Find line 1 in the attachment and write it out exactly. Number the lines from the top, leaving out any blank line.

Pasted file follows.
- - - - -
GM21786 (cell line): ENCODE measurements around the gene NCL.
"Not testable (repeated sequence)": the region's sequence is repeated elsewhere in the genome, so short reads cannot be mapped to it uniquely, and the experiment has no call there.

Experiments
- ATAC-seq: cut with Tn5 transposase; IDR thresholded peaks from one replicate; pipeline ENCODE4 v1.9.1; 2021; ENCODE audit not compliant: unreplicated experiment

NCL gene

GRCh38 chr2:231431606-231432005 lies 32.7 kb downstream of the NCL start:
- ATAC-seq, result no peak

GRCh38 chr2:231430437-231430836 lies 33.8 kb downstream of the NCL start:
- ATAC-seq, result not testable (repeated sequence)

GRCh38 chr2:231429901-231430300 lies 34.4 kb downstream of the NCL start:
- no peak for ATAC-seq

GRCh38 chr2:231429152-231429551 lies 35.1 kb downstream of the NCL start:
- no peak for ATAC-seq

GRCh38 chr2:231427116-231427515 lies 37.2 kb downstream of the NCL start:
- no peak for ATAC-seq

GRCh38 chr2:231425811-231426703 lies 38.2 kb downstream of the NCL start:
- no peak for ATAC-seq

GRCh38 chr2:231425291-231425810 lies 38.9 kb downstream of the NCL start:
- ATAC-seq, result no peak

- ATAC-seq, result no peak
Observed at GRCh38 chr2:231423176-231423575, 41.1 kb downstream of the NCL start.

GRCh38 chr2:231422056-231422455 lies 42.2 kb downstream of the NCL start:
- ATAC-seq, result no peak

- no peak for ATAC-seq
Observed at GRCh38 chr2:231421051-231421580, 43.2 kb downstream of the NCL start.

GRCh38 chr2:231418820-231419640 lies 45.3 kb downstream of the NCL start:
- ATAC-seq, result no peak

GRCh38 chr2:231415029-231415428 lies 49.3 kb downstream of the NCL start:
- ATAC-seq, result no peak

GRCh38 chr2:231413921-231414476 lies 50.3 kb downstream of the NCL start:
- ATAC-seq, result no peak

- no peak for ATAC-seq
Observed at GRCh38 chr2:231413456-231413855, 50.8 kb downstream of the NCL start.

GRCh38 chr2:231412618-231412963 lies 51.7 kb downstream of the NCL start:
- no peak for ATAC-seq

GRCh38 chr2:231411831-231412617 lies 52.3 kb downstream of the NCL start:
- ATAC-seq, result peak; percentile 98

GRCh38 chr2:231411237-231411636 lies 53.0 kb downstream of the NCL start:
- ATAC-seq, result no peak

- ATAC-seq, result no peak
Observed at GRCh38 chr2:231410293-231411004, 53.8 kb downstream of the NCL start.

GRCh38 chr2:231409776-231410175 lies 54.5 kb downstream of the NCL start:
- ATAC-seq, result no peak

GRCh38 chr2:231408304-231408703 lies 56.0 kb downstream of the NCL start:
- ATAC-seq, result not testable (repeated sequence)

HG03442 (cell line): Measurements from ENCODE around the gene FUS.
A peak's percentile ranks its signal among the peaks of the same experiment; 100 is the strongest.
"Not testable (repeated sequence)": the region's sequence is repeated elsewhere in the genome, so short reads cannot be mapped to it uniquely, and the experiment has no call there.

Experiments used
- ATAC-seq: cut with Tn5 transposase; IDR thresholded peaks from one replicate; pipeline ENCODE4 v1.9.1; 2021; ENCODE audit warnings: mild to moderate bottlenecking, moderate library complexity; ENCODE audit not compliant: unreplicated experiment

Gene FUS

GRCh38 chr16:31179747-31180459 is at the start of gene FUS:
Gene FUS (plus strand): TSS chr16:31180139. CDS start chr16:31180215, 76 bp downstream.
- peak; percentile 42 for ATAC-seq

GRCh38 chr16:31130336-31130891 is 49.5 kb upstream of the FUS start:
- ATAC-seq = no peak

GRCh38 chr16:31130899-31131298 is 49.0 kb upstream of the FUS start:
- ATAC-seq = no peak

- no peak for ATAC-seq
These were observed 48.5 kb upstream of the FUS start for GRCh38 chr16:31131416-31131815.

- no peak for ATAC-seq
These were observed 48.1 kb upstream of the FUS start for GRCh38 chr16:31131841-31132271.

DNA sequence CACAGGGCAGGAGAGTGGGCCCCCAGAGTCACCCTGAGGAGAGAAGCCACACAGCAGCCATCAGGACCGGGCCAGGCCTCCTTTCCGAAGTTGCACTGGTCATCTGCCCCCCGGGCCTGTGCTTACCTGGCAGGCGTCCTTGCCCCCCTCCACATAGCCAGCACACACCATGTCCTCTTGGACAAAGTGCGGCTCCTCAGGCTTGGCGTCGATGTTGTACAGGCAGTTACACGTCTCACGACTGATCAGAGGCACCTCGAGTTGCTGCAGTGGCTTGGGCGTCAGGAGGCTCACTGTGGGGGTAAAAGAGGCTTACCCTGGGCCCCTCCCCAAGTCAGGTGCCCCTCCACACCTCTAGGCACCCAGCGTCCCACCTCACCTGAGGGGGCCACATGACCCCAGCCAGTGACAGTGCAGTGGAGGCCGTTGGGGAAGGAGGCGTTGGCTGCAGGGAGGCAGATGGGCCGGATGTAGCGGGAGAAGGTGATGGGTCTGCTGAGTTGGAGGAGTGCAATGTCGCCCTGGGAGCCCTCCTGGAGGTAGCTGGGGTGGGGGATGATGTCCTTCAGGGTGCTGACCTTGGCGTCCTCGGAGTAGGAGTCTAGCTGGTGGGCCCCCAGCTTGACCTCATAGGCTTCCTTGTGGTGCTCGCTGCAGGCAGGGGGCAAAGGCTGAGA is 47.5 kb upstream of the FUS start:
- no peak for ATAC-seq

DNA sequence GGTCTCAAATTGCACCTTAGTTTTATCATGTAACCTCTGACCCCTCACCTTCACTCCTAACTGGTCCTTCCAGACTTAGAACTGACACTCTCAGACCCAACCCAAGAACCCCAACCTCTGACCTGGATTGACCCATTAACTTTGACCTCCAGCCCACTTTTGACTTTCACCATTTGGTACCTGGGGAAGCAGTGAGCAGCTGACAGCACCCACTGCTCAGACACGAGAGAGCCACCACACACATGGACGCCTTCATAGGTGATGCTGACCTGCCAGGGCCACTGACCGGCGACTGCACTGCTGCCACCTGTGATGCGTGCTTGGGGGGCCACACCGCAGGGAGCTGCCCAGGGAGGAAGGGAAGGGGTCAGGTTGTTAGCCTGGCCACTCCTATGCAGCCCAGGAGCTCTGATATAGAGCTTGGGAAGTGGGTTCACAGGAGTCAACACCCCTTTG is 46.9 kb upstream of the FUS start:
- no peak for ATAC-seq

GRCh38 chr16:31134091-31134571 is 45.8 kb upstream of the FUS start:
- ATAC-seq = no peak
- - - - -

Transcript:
GM21786 (cell line): ENCODE measurements around the gene NCL.